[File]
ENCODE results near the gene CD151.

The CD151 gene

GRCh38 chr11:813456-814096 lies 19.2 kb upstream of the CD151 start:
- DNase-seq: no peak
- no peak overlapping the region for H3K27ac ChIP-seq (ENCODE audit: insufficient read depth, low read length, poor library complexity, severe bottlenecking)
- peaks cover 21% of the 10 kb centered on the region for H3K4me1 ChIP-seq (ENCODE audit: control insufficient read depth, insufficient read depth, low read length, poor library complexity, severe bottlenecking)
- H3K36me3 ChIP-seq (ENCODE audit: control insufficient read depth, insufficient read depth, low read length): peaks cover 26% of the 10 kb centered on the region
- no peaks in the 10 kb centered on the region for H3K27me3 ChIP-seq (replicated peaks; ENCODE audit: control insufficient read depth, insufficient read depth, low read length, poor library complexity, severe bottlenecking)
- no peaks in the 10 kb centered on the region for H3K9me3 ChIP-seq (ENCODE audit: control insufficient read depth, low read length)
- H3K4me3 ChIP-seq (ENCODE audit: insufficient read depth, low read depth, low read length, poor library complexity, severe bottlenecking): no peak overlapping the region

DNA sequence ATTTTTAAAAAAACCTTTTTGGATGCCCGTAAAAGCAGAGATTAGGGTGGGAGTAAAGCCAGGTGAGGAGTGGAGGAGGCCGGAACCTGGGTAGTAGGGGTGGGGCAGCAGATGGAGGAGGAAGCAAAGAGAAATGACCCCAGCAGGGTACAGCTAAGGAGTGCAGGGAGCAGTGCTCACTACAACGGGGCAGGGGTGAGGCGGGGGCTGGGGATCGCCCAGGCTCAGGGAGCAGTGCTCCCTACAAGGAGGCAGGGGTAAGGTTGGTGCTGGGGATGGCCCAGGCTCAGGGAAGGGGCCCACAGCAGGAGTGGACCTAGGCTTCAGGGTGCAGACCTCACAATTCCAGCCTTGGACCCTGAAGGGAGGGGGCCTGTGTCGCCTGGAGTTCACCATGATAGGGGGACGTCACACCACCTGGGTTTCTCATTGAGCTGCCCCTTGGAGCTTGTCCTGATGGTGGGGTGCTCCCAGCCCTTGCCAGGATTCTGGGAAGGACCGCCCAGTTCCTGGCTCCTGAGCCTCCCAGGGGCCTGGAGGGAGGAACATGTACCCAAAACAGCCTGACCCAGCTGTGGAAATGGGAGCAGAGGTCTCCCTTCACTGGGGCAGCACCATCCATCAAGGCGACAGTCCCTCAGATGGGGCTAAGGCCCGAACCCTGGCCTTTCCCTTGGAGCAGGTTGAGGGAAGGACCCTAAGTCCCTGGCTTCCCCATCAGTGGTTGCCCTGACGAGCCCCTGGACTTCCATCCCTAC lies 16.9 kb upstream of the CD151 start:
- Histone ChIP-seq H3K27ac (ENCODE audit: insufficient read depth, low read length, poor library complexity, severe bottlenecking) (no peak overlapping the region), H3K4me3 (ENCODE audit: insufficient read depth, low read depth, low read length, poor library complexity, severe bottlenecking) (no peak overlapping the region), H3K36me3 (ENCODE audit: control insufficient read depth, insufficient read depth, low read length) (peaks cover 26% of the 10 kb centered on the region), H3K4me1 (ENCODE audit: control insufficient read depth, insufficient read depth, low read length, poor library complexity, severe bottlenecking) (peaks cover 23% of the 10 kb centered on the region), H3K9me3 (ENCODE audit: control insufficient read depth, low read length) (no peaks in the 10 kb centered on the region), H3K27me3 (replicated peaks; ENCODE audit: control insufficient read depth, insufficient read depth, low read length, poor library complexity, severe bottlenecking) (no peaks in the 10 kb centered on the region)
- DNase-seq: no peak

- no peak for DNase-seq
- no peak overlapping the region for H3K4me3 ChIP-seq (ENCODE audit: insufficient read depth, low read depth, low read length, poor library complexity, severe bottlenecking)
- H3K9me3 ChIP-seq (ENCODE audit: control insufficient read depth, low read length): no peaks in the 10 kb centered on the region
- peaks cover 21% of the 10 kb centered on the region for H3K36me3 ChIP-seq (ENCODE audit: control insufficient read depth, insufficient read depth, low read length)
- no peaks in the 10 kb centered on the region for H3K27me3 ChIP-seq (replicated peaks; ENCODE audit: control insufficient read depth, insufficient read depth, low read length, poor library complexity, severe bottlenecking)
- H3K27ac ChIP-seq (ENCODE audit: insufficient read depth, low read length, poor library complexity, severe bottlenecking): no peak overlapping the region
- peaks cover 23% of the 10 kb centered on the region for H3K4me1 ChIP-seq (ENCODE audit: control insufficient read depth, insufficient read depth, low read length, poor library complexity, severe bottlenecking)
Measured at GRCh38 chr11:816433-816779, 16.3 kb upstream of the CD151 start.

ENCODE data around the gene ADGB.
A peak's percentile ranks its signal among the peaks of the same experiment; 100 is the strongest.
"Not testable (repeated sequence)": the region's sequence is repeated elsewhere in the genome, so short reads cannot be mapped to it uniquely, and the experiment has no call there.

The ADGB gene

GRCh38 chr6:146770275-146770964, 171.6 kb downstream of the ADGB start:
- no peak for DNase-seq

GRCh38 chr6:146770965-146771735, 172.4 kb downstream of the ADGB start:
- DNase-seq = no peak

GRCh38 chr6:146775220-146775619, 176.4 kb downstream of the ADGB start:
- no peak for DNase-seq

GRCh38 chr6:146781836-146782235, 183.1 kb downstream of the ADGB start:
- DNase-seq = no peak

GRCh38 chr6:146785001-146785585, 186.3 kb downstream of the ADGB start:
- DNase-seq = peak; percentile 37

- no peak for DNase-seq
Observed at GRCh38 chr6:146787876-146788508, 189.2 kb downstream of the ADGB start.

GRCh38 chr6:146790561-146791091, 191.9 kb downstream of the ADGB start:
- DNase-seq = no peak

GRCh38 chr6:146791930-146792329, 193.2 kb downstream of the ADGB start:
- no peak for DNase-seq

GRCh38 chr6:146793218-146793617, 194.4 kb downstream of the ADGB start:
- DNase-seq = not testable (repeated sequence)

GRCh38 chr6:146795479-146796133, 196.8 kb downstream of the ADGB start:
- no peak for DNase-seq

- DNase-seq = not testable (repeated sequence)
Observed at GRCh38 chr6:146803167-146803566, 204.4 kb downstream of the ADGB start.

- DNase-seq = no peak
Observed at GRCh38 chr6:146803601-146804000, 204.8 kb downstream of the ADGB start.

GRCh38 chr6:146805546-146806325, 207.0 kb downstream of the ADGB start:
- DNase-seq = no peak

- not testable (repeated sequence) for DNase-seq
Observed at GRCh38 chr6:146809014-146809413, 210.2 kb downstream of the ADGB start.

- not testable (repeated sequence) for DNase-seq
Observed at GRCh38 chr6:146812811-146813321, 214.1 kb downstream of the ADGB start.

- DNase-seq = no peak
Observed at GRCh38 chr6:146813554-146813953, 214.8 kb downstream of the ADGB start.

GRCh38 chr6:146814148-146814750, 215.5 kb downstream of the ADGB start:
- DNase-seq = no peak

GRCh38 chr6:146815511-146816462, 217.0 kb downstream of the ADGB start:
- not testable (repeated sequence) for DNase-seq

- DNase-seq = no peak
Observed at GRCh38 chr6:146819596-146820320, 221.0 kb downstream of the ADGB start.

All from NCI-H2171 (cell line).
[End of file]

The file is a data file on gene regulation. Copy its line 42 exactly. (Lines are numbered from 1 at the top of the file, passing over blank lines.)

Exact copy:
GRCh38 chr6:146793218-146793617, 194.4 kb downstream of the ADGB start: